Director: Boštjan Hladnik
Script: Boštjan Hladnik, Dominik Smole
Music: Bojan Adamič
Cinematography: Janez Kališnik
Cast: Duša Počkaj, Miha Baloh
Rado Nakrst, Ali Raner, Jože Zupan


In 1957 Boštjan Hladnik went to Paris to apprentice under the directors Claude Charbol, Philippe de Broca, and Robert Siodmak. He returned to Yugoslavia to find a country coming to grips with socialism under the rule of Tito, where cafes and city streets seemed dreary and depressing. In 1961 he released his debut film, PLES V DEŽJU, in response to his experience returning home. Hladnik was at the forefront of a wave of Yugoslavian films that socially critiqued the political climate in a movement that later became defined as the Yugoslav Black Wave. This period utilized dark themes in films to express a Slovene voice, a voice that is still used in contemporary films such as KRUH IN MLEKO (2001, Dir. Jan Cvitkovič).

A decade later, Hladnik continued to use film as a tool of social criticism with MAŠKARADA,(1971) a complicated drama about an affair between an athlete and a rich housewife.  While MAŠKARADA explores many themes, the inclusion of homosexuality is prominent. While many other Eastern European directors would explore sexuality in film during the 80’s, Hladnik was met with criticism and protest in Slovenia over the release of MAŠKARADA. You can see the roots of Hladnik’s interest in the theme of sexuality even in his debut film.


PLES V DEŽJU follows two lovers whose romance has long since faded. Peter (Miha Baloh) a painter who teaches art to children at school, is obsessed with finding the perfect woman while Maruša, a middle aged actress, is blindly in love with Peter. The film follows each of them as we see both sides to their relationship. Peter sleeps with prostitutes and dreams of his ideal woman while leading on Maruša. But she is no angel herself, as she leads on a young prompter at the theatre that has fallen in love with her.

Hladnik approaches their lives with a unique perspective, choosing to have scenes of their dreams and memories blend into the narrative of the film. As Maruša and Peter continue to delude themselves, Hladnik causes the viewer to question the reality of the scene. In on such scene we watch Peter get out of bed and open his door to see the outside street at night with men walking up and down the sidewalk carrying caskets. At the end of the street is the silhouette of his dream lover.  Scenes such as this lead the viewer to question what constitutes real and fantasy.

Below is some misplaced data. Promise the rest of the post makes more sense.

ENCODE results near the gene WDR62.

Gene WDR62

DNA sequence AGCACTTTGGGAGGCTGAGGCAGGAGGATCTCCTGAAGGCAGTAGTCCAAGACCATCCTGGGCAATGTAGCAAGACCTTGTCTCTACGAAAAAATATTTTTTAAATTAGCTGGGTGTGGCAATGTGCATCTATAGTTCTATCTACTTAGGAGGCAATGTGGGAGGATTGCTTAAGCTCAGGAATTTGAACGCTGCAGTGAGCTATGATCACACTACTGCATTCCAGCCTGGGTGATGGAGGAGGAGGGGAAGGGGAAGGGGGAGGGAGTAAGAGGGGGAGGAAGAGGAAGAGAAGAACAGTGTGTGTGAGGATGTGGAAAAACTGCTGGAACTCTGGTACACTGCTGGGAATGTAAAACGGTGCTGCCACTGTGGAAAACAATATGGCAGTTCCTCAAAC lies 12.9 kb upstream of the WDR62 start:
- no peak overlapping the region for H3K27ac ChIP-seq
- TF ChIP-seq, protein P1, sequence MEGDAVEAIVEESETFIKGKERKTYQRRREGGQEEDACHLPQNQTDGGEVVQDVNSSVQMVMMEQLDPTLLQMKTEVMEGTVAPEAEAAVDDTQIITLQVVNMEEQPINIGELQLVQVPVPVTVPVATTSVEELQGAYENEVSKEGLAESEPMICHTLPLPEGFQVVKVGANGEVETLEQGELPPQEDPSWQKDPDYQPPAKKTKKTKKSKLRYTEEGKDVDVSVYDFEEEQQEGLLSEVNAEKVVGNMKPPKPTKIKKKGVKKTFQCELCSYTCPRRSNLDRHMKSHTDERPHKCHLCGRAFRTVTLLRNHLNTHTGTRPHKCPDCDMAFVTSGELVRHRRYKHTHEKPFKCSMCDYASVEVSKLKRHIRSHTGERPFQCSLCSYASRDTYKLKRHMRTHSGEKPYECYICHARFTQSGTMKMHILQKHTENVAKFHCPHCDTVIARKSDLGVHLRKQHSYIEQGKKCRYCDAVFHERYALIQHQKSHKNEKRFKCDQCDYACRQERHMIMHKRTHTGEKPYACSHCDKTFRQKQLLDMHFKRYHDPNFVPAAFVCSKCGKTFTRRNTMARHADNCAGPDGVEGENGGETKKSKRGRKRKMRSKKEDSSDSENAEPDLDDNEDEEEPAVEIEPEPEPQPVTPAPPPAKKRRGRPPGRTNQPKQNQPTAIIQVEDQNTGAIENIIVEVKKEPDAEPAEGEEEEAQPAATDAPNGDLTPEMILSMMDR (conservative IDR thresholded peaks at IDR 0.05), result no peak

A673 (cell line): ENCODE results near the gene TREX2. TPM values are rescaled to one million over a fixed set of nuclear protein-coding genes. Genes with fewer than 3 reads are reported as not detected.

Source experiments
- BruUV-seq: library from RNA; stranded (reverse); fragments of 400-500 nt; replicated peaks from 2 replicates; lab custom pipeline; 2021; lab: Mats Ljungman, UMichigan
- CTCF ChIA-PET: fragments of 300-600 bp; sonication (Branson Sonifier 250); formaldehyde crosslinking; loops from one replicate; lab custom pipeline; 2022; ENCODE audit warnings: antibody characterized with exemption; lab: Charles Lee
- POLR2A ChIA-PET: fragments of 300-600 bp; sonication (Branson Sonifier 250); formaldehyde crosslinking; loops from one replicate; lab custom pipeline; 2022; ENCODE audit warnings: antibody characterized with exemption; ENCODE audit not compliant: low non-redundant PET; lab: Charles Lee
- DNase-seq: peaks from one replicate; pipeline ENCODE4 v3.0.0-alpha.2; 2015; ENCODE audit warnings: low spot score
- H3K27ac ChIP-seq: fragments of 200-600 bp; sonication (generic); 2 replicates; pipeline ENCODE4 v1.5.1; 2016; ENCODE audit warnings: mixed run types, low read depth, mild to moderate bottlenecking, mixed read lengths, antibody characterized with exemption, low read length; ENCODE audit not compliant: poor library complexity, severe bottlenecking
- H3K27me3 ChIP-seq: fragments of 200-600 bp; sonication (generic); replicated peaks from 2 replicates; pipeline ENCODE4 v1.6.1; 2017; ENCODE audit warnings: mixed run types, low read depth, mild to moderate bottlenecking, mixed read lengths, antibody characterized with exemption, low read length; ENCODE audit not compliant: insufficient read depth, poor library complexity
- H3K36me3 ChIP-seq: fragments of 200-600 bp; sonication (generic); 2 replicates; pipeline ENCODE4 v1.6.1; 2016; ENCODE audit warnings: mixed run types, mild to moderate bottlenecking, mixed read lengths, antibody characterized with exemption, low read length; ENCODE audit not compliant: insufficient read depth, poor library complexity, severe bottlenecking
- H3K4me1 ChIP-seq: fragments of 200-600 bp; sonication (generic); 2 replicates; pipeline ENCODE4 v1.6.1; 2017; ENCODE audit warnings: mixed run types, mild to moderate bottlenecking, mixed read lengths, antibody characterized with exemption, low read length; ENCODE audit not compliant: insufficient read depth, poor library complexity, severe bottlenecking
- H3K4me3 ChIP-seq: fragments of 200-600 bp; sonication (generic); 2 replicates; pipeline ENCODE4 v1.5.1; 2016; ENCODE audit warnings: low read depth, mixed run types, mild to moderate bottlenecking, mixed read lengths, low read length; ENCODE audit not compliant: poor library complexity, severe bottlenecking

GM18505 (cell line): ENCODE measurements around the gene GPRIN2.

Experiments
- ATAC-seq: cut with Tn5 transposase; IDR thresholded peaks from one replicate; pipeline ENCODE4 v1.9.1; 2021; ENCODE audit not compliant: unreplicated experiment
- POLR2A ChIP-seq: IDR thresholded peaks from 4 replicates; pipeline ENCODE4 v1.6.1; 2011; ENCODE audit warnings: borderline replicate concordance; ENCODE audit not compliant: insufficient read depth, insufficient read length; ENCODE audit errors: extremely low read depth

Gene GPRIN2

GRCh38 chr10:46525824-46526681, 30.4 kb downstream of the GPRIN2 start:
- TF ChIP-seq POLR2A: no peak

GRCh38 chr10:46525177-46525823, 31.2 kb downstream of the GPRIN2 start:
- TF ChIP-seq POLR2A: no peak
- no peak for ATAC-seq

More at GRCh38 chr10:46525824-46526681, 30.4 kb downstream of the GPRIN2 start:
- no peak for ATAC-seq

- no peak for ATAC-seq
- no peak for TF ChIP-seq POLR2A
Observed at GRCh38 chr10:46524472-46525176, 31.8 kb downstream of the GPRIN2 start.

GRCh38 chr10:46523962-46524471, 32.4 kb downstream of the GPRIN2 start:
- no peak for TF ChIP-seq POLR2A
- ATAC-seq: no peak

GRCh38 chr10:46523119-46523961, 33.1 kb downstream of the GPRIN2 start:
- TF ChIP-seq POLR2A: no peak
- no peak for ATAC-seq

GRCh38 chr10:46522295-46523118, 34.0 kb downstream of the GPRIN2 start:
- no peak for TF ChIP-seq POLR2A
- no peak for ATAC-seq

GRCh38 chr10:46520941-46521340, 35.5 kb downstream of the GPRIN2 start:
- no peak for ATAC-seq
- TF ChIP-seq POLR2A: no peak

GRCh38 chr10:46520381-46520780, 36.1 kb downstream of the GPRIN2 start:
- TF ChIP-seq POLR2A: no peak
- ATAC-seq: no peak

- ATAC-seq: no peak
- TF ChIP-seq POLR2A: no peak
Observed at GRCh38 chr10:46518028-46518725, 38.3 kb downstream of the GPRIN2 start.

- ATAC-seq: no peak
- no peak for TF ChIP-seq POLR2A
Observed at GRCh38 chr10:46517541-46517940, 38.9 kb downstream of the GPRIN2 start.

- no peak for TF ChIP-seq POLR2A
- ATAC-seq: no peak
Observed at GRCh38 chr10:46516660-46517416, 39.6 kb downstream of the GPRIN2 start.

Sound is another important tool used by Hladnik to create this blurred line of reality in PLES V DEŽJU. He chooses to manipulate the volume and change sounds such as covering up conversations with the sound of rain. In another scene, we watch Maruša passionately defend her worth to the theatre while her boss fires her right on stage. After her speech ,the camera moves back into the seats of the theatre and we hear applause as if a real audience was there.


Peter and Maruša also find themselves haunted by two young lovers who never speak but often appear in frames seemingly innocent and deeply in love. They appear more frequently as the film progresses, possibly showing the gulf of disillusion both characters are experiencing, and perhaps greater commentary on Slovenia itself as experienced by Hladnik.

Ultimately PLES V DEŽJU is a masterful debut from Hladnik, and possibly one of the greatest films of Slovenia. Stylistically, the film is head and shoulders above most films of the era, including outside of the Eastern Bloc with both the cinematography and use of sound. It is also an important film in defining the central voice of Slovene cinema by ushering in the Yugoslavian Black Wave.



PLES V DEŽJU is available as an english friendly DVD release by Slovenski Filmski Center.